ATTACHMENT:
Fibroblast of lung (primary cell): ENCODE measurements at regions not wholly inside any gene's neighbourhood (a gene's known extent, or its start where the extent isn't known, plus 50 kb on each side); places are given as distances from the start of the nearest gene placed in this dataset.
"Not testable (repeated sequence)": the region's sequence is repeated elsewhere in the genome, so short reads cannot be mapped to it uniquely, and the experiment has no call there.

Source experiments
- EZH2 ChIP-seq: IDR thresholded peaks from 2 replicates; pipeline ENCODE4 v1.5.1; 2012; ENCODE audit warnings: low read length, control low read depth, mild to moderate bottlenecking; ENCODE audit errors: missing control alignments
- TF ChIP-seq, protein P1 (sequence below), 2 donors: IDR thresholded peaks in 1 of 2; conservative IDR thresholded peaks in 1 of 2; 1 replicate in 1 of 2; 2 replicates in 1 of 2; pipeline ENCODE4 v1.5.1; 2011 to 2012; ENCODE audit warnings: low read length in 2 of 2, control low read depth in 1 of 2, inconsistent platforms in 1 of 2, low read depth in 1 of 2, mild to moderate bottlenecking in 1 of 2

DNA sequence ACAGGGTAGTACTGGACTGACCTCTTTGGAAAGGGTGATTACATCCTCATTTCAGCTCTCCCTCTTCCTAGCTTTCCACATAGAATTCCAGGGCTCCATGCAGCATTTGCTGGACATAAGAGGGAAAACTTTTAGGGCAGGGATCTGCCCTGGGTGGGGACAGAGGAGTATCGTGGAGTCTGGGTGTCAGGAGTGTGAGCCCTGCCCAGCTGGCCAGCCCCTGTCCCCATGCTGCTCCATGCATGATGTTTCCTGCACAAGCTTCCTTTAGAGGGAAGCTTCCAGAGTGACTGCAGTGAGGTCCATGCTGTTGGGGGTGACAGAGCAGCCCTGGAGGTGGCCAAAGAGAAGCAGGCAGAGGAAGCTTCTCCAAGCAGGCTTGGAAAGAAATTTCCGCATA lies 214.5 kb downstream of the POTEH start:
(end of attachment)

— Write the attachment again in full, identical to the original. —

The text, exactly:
Fibroblast of lung (primary cell): ENCODE measurements at regions not wholly inside any gene's neighbourhood (a gene's known extent, or its start where the extent isn't known, plus 50 kb on each side); places are given as distances from the start of the nearest gene placed in this dataset.
"Not testable (repeated sequence)": the region's sequence is repeated elsewhere in the genome, so short reads cannot be mapped to it uniquely, and the experiment has no call there.

Source experiments
- EZH2 ChIP-seq: IDR thresholded peaks from 2 replicates; pipeline ENCODE4 v1.5.1; 2012; ENCODE audit warnings: low read length, control low read depth, mild to moderate bottlenecking; ENCODE audit errors: missing control alignments
- TF ChIP-seq, protein P1 (sequence below), 2 donors: IDR thresholded peaks in 1 of 2; conservative IDR thresholded peaks in 1 of 2; 1 replicate in 1 of 2; 2 replicates in 1 of 2; pipeline ENCODE4 v1.5.1; 2011 to 2012; ENCODE audit warnings: low read length in 2 of 2, control low read depth in 1 of 2, inconsistent platforms in 1 of 2, low read depth in 1 of 2, mild to moderate bottlenecking in 1 of 2

DNA sequence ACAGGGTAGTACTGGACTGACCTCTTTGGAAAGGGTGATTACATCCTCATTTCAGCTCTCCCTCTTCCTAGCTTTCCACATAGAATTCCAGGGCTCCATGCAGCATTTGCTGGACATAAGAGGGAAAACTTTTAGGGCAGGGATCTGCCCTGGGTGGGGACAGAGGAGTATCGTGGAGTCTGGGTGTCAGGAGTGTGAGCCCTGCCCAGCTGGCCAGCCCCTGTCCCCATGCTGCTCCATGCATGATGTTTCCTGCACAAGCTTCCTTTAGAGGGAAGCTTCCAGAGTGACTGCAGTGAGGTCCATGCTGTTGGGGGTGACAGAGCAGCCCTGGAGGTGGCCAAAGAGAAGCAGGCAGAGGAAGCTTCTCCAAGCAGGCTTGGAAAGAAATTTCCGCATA lies 214.5 kb downstream of the POTEH start: